When the United States sent Tomahawk missiles into Libya recently, questions about President Barack Obama’s fiscal and ethical responsibility arose.While some believe that the decision is not worth war costs, others believe that the US responded in the best interest of Libyan citizens and the “global community.”
“The United States and other superpowers have the ethical responsibility to intervene when injustice is committed,” said computer science senior David Muganza, a native of Kigali, Rwanda.
“I think the president and the international community’s decision to intervene in Libya is right and sound,” Muganza said.
The White House considers Libya’s current state reminiscent of 1990s Rwanda when the government allowed the genocide of 800,000 people.
Time magazine reported that Susan Rice, President Obama’s United Nations ambassador told Harvard scholar Samantha Power, “I swore to myself that if I ever faced such a crisis again, I would come down on the side of dramatic action, going down in flames if that was required.”
While the welfare of Libya is of global concern, some don’t find the scenario comparison between Libya and Rwanda completely appropriate.
“To try and equate the two (situations) is understandable,” Muganza said.
“But, I fear it decreases the magnitude of the genocide, and the shame, and the responsibility of the international community for their inaction.”
Russia and the Arab League also expressed displeasure with the decision.
Criticism in the States continues because of the financial implications in America, where a several trillion-dollar national debt already looms.
As focus remains on Libya, America is reminded that attempting to dismantle Libya’s leader Moammar Qaddafi, is costly.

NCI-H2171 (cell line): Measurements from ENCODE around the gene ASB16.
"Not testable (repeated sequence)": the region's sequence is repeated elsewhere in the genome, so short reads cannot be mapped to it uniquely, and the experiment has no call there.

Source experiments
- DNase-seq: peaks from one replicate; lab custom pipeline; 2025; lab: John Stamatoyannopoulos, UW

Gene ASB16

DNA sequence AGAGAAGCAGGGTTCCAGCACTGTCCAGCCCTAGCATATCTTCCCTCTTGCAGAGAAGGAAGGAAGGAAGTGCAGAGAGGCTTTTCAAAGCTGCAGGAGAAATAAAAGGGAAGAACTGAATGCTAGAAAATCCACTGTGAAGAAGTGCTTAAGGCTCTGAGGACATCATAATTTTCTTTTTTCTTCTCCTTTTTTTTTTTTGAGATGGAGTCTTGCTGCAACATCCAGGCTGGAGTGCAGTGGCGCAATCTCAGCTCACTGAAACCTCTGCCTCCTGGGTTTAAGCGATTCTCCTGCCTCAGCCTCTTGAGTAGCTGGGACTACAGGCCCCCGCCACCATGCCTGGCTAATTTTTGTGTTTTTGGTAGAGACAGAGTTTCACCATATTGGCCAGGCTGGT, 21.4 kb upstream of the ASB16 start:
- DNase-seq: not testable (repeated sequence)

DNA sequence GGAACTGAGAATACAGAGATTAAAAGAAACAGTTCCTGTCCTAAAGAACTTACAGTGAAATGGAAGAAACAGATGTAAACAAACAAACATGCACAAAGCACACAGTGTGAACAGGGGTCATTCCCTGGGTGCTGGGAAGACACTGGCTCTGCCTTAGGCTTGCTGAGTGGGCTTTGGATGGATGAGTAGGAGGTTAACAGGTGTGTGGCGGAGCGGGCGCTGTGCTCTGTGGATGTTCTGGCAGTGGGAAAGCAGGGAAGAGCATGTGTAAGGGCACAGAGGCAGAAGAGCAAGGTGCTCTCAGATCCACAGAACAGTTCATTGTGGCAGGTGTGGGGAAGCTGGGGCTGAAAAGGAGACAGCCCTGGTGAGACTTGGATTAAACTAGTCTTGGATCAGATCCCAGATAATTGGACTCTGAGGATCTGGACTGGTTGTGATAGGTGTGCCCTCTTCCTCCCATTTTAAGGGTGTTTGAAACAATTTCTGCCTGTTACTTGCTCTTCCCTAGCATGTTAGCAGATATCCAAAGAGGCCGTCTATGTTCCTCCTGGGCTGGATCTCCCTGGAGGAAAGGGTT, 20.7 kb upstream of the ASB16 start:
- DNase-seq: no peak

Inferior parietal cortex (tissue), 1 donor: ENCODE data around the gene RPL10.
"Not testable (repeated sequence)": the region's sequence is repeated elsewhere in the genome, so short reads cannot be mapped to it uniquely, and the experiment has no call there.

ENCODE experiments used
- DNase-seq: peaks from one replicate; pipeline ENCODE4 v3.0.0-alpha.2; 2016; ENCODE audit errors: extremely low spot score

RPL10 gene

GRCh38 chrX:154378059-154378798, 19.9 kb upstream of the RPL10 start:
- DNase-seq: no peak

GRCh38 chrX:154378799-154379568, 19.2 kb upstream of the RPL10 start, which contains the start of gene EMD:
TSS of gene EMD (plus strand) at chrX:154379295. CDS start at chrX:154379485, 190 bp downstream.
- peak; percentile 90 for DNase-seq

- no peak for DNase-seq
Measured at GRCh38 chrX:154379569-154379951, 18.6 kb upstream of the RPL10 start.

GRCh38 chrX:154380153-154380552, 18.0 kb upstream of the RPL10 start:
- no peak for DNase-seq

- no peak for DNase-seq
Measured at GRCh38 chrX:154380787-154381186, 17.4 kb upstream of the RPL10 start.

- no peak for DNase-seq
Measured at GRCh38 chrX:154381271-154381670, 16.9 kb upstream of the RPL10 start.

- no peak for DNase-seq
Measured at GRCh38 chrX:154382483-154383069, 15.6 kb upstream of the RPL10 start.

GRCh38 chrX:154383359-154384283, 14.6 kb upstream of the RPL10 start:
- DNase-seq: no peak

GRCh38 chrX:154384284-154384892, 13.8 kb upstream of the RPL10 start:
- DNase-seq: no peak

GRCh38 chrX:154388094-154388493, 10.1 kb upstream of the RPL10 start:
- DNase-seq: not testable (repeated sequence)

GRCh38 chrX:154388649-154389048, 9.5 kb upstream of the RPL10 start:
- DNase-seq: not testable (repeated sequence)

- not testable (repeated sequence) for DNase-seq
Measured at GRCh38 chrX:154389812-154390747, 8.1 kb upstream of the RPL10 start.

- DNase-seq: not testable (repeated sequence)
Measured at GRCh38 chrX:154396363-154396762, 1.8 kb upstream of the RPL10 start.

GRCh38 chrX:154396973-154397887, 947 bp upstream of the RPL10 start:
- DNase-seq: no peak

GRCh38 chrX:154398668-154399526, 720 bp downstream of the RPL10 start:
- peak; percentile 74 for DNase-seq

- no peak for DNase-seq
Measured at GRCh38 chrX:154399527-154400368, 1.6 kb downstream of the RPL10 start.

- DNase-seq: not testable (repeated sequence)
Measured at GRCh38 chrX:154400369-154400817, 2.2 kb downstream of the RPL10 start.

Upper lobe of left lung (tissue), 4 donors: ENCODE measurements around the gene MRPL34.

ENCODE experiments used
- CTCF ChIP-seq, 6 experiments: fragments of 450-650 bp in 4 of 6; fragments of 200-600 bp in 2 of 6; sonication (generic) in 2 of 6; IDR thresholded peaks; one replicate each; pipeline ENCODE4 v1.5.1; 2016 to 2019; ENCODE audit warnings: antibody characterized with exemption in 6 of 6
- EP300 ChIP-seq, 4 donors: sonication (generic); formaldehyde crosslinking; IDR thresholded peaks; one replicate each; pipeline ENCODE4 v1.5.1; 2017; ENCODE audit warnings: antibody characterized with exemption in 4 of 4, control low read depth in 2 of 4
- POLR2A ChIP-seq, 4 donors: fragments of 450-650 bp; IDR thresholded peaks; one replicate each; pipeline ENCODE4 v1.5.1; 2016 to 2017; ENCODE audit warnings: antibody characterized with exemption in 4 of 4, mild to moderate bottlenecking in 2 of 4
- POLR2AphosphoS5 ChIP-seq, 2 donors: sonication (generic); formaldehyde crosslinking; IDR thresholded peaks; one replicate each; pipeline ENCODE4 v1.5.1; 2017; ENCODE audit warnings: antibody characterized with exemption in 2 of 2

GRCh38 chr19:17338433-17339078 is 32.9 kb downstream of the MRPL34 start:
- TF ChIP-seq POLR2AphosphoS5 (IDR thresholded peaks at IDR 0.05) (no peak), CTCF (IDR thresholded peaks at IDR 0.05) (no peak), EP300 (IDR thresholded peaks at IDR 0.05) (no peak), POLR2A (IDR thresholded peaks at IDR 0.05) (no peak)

As of late, the US spent about $225 million firing the missiles, CNN estimated.
The figure was based on U.S. Navy figures. This spending could spiral out of control in the deficit-oriented country.
CNN reported that US spending is six times that of China, the country with the next largest budget.
Humanitarian costs also remain, as history repeats itself. The US bombed Libya in 1986.
The goal of bombing the nation was punishment of Qaddafi “for his role as friend and patron to terror groups,” according to the Associated Press.
Cruise missiles obliterated Qaddafi’s administrative building, according to www.dailymail.co.uk.
These events are undoubtedly remembered as White House representatives announced that the recent missiles were the beginning phase of a multi-phased endeavor in Libya.
“I find the timing of the decision is questionable with so many already dead. I think it should have happened earlier,” said Muganza.
Scrutiny of the actions and of President Obama continued on social media platforms where tweeters (Twitter Web site users) began calling him #Obomber.
Talk show host Tavis Smiley expressed displeasure with the president.
He tweeted, “The U.S. engaged in three wars in three Muslim countries all at once?
“HUGE mistake. War is STILL not the answer.